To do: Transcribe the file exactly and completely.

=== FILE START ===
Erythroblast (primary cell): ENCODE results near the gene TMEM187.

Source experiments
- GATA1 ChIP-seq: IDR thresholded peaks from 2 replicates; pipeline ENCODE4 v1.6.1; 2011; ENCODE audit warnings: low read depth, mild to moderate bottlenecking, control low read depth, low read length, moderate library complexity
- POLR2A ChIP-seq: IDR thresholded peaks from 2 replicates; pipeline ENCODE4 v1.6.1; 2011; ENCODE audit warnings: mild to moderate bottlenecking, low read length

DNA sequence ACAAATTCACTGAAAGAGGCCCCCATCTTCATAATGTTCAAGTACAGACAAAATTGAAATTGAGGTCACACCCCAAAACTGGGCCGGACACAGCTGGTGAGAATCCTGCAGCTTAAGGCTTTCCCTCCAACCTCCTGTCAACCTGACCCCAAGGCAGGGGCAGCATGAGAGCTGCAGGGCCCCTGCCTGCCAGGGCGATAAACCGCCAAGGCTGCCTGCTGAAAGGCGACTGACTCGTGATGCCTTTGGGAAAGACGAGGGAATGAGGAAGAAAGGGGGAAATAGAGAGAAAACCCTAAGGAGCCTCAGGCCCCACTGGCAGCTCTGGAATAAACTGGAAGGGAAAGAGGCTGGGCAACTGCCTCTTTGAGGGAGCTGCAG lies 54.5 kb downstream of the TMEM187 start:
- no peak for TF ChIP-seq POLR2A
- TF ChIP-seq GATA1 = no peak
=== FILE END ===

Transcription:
Erythroblast (primary cell): ENCODE results near the gene TMEM187.

Source experiments
- GATA1 ChIP-seq: IDR thresholded peaks from 2 replicates; pipeline ENCODE4 v1.6.1; 2011; ENCODE audit warnings: low read depth, mild to moderate bottlenecking, control low read depth, low read length, moderate library complexity
- POLR2A ChIP-seq: IDR thresholded peaks from 2 replicates; pipeline ENCODE4 v1.6.1; 2011; ENCODE audit warnings: mild to moderate bottlenecking, low read length

DNA sequence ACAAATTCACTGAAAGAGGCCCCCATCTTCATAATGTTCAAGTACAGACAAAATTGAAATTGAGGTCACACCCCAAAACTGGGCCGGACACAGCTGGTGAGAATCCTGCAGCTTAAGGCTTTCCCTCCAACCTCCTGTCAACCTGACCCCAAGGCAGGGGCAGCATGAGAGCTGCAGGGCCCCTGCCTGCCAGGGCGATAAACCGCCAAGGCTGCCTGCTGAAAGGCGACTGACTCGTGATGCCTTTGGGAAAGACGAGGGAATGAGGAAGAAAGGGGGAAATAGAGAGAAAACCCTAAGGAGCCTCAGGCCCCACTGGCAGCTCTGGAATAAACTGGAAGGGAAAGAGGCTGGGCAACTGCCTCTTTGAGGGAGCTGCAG lies 54.5 kb downstream of the TMEM187 start:
- no peak for TF ChIP-seq POLR2A
- TF ChIP-seq GATA1 = no peak